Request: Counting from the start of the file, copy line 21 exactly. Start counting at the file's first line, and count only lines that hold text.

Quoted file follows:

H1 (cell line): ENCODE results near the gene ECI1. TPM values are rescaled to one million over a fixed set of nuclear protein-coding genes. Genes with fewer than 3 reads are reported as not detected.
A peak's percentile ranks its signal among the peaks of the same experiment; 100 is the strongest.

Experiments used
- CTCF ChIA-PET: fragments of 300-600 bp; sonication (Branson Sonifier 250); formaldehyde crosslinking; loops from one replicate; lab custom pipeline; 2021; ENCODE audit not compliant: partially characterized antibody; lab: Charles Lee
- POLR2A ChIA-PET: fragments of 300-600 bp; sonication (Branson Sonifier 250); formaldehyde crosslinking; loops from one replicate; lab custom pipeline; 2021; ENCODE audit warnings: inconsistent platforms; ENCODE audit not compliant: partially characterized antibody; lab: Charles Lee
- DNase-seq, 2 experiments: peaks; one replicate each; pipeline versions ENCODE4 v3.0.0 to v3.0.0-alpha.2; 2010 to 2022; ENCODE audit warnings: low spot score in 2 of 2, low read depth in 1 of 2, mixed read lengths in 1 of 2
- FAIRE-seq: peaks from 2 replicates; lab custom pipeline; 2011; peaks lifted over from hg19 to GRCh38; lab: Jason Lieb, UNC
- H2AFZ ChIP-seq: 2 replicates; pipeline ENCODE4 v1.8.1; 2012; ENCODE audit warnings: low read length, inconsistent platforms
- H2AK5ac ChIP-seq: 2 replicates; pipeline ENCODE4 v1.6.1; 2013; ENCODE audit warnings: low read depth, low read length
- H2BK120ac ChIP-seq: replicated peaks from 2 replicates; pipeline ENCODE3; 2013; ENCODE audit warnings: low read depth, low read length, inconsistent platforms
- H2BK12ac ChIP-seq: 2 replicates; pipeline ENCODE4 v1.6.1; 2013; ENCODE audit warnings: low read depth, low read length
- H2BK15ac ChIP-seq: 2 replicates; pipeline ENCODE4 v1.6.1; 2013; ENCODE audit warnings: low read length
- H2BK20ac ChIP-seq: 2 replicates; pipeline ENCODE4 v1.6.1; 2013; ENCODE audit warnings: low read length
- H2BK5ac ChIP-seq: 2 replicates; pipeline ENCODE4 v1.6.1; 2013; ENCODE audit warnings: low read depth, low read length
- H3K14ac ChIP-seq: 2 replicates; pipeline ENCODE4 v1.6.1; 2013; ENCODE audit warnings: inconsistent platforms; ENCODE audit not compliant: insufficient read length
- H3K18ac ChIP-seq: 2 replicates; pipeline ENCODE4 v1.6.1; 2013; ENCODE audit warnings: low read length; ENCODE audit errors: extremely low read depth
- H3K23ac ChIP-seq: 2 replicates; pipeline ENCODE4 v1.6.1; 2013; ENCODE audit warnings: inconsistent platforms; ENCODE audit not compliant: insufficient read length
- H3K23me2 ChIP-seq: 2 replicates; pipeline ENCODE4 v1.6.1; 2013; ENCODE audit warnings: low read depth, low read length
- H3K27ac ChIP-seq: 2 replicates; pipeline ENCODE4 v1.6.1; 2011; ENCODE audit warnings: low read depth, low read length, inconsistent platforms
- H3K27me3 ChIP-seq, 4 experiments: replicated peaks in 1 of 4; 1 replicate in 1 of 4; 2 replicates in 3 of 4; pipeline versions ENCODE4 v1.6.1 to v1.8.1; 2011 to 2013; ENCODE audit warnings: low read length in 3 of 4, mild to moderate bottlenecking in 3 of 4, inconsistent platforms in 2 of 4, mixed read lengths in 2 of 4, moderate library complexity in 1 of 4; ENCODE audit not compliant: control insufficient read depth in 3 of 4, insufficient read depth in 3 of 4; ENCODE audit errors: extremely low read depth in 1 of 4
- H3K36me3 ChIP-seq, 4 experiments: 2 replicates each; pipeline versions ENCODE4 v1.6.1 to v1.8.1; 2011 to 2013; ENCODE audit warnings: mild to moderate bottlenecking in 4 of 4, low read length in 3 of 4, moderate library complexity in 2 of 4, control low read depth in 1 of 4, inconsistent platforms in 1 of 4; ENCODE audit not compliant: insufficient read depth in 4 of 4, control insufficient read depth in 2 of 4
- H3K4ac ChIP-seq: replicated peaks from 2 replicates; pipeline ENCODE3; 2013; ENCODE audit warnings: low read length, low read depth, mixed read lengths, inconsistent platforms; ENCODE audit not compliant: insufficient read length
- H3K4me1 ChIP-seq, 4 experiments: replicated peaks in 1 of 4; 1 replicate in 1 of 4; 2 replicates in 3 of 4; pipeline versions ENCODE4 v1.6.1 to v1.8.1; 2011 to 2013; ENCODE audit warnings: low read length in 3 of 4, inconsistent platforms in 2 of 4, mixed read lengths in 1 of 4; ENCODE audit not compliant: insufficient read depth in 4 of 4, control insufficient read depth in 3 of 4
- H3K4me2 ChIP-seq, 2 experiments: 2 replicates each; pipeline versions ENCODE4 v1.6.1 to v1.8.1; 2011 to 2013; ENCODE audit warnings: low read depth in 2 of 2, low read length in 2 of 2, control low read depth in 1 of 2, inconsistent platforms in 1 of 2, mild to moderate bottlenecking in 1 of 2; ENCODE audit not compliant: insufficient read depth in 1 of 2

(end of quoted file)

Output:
- H3K36me3 ChIP-seq, 4 experiments: 2 replicates each; pipeline versions ENCODE4 v1.6.1 to v1.8.1; 2011 to 2013; ENCODE audit warnings: mild to moderate bottlenecking in 4 of 4, low read length in 3 of 4, moderate library complexity in 2 of 4, control low read depth in 1 of 4, inconsistent platforms in 1 of 4; ENCODE audit not compliant: insufficient read depth in 4 of 4, control insufficient read depth in 2 of 4